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Listening to and Learning from Oral Histories

I come from a tradition of storytelling and storytellers. I have heard my mom’s and dad’s stories about growing up and, now, I tell my children stories about my brothers and my childhood. Many of these stories have served as counter-narratives, as challenges to dominant beliefs about Chicanx people and about women; they have helped me to develop and recognize my roots and think of new ways of being today and in the future.

Over the past several years, I have incorporated oral history work into my Composition courses. I was inspired to do this by a good friend who runs the non-profit Studio for Southern California History, and, after seeing how she did this work and knowing she had undergraduates complete oral history projects, I thought about how and why I should/could do this, too. Later on, I came across many of the oral history collections that Voice of Witness has published, and eventually was able to work with them and enhance my own learning around supporting students’ projects. At one point, I asked my mom to come to my class, so she can be interviewed by my students. They crafted and asked her questions, and I had the opportunity to transcribe her oral history.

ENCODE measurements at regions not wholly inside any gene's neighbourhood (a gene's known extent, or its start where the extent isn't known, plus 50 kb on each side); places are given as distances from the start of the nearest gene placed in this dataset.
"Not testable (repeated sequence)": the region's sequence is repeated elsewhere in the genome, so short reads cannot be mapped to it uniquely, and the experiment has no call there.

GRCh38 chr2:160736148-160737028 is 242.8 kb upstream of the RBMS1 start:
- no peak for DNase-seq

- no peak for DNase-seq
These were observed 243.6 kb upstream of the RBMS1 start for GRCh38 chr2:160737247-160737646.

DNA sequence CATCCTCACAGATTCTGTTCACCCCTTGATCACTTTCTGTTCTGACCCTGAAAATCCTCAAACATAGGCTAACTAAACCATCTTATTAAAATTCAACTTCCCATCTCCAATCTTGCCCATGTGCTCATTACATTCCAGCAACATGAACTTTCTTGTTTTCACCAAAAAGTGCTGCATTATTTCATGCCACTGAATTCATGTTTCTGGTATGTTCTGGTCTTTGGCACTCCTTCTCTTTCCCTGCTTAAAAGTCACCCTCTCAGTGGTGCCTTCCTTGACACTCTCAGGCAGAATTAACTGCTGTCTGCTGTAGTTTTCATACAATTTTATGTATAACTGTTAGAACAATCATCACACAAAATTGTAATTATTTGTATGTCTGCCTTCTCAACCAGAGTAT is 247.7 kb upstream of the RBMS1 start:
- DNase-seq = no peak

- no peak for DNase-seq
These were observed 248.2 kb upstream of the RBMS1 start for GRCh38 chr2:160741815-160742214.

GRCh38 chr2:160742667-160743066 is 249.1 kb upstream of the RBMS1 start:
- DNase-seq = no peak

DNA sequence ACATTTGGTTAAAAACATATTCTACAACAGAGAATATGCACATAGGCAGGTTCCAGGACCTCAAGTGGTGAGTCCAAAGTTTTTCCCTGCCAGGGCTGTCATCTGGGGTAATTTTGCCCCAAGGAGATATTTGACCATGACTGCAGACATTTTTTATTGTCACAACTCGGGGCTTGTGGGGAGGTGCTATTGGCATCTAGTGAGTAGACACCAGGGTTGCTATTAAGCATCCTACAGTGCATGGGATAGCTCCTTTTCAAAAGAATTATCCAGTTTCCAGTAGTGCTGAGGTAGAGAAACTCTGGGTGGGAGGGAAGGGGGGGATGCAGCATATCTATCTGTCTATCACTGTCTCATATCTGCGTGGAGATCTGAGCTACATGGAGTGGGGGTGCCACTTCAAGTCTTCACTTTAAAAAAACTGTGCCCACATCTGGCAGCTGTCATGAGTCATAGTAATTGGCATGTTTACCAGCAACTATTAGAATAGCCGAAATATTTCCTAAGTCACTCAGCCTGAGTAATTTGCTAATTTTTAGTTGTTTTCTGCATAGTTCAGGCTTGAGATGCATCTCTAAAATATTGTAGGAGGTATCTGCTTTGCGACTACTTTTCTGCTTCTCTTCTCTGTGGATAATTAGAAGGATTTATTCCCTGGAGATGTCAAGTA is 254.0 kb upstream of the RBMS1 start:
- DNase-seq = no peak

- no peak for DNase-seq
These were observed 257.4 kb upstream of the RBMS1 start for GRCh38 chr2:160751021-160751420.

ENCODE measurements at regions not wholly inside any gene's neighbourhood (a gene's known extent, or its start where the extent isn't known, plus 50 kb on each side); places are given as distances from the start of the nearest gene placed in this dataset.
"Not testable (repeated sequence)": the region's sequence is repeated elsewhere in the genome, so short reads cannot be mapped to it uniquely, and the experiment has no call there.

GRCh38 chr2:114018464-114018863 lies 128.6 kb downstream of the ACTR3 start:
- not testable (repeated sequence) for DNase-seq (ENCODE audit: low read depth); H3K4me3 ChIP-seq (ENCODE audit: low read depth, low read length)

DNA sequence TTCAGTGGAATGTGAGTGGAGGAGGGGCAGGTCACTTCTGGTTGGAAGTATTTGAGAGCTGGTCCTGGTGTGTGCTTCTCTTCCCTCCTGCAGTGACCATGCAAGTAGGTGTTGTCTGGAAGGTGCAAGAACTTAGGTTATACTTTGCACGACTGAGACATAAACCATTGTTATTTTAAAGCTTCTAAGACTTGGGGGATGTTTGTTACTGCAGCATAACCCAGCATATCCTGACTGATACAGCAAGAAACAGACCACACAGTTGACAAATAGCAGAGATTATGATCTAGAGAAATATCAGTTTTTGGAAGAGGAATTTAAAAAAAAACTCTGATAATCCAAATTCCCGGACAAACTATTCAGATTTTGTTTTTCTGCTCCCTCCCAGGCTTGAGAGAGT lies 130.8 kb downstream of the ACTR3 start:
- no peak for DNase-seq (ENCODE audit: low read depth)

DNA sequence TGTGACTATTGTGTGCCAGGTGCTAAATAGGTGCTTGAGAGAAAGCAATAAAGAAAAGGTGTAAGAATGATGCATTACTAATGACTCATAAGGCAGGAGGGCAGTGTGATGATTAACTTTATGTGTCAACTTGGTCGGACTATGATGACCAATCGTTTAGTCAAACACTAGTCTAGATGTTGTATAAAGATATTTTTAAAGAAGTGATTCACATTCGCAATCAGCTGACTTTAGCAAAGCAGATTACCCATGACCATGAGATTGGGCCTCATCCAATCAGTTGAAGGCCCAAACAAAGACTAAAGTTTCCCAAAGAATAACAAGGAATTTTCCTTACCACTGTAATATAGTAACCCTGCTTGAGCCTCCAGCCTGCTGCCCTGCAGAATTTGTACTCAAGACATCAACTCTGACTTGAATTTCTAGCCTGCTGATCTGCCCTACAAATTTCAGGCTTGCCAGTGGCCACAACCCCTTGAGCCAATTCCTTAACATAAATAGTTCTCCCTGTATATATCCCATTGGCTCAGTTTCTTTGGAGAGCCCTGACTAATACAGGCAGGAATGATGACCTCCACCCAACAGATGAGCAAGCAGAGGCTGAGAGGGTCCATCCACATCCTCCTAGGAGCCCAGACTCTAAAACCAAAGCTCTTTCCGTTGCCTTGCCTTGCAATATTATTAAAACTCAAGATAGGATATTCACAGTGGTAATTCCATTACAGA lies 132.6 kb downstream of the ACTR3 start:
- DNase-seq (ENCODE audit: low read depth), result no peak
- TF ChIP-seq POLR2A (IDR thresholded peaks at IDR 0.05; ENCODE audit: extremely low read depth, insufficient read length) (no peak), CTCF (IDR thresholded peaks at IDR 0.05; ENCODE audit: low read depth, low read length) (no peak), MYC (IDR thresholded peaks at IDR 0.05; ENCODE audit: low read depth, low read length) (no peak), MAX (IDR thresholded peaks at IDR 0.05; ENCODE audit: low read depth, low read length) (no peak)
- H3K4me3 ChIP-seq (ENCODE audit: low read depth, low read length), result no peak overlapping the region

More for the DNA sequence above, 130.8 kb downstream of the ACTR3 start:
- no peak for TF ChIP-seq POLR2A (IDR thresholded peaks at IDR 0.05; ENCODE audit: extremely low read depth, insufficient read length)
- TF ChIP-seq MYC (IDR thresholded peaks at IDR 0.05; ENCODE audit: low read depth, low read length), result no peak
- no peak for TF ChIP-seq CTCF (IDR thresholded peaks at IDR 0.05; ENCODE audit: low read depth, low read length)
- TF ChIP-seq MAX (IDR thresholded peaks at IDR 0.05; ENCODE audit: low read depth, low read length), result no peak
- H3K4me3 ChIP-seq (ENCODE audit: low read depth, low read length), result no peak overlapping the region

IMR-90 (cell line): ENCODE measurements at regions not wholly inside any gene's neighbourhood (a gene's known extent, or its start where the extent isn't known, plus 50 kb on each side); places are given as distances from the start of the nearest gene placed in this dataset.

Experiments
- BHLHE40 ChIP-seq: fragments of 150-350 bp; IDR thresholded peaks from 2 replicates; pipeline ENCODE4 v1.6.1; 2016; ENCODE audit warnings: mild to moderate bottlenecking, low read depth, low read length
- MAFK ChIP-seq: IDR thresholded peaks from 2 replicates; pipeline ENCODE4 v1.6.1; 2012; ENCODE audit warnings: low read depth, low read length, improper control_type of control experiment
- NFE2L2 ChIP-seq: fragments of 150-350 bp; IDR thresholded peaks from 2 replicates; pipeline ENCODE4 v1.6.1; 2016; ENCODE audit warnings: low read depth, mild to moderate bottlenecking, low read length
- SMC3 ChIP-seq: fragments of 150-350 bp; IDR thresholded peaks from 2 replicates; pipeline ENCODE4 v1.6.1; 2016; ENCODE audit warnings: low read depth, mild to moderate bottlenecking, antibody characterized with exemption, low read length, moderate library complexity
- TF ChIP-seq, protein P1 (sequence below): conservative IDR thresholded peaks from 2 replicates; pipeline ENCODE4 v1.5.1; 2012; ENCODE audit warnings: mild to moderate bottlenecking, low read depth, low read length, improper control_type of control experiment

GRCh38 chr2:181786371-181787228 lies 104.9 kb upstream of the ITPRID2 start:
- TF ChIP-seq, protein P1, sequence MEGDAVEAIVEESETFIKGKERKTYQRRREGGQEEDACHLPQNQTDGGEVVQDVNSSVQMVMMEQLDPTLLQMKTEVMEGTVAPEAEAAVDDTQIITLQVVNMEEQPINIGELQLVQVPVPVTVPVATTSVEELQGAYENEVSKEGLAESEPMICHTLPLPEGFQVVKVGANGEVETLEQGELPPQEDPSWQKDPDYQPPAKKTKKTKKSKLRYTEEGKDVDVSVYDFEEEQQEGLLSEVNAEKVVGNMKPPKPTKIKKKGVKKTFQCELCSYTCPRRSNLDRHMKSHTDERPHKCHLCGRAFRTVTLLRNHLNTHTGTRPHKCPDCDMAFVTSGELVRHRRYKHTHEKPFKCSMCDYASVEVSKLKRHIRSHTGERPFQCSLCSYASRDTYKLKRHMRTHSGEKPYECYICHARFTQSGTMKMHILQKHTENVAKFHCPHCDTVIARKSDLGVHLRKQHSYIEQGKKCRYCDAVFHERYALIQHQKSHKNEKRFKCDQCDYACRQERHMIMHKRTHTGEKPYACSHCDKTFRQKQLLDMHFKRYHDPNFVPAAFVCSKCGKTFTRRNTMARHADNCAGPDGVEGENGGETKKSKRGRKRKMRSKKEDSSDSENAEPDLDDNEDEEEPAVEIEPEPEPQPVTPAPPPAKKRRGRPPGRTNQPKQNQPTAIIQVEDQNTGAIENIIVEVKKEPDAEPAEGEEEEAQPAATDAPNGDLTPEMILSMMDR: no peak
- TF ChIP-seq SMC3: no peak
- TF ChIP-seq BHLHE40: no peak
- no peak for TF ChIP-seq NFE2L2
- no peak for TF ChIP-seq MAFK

To me, oral history work is about listening. It’s about recognizing the wealth of experiences, knowledge, and stories that are around us. It’s about stopping long enough to pay attention, record, write, and share with others. Doing oral history work is more about the person speaking (the narrator) rather than the person writing (the interviewer), but it recognizes the incredible work that both parties do and have done to create this text (i.e. oral history) that can be shared with others.

The teachers who are involved in this work, funded by CTA’s IFT grant, are inspirational. One instructor will be focusing on an ambitious year-long project where her students will ultimately conduct their own oral histories with community members. Another instructor is crafting an oral history project centering LGBTQ+ educators. One instructor will be focusing on chronicling how media has changed by interviewing people of different ages. My students have interviewed each other and someone else of their choice, and the finished oral histories are incredible.

We--the oral history team (Karyn, Kimberly, Angelena, and I)--hope that this site serves as a place for people to learn, to listen, to be inspired, and to inspire us. Please contact us if you have questions, would like resources, or (perhaps!) would like to become involved.

Looking forward!

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